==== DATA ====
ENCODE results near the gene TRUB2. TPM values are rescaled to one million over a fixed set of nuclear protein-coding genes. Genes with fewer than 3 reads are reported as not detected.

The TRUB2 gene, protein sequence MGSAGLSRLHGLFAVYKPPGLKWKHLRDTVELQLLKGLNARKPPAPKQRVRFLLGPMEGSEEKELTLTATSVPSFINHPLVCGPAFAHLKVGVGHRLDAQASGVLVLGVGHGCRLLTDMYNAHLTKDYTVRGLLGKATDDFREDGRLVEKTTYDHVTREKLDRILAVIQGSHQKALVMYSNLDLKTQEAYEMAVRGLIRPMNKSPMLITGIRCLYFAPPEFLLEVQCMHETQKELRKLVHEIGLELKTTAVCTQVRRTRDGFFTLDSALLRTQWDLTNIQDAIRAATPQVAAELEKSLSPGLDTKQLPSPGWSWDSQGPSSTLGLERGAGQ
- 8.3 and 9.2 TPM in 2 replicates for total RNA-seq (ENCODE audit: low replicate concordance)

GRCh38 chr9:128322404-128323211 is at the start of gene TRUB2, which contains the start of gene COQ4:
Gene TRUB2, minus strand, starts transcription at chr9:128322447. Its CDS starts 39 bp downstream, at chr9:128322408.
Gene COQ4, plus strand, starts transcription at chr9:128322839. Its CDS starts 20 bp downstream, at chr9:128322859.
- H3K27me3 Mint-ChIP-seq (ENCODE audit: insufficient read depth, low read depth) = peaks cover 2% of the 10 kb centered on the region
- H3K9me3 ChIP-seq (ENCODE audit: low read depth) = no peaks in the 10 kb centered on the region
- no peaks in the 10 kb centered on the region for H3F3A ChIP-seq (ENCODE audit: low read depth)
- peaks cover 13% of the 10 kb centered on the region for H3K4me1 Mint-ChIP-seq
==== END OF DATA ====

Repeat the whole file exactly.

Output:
ENCODE results near the gene TRUB2. TPM values are rescaled to one million over a fixed set of nuclear protein-coding genes. Genes with fewer than 3 reads are reported as not detected.

The TRUB2 gene, protein sequence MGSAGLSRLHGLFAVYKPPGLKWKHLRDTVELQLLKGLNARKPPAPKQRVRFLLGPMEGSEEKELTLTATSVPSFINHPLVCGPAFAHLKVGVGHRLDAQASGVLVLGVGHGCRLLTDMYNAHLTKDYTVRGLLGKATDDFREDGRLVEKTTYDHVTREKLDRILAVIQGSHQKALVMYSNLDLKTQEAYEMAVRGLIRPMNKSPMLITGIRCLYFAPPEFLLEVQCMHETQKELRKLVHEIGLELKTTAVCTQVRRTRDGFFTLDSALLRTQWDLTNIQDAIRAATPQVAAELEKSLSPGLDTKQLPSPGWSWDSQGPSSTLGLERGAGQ
- 8.3 and 9.2 TPM in 2 replicates for total RNA-seq (ENCODE audit: low replicate concordance)

GRCh38 chr9:128322404-128323211 is at the start of gene TRUB2, which contains the start of gene COQ4:
Gene TRUB2, minus strand, starts transcription at chr9:128322447. Its CDS starts 39 bp downstream, at chr9:128322408.
Gene COQ4, plus strand, starts transcription at chr9:128322839. Its CDS starts 20 bp downstream, at chr9:128322859.
- H3K27me3 Mint-ChIP-seq (ENCODE audit: insufficient read depth, low read depth) = peaks cover 2% of the 10 kb centered on the region
- H3K9me3 ChIP-seq (ENCODE audit: low read depth) = no peaks in the 10 kb centered on the region
- no peaks in the 10 kb centered on the region for H3F3A ChIP-seq (ENCODE audit: low read depth)
- peaks cover 13% of the 10 kb centered on the region for H3K4me1 Mint-ChIP-seq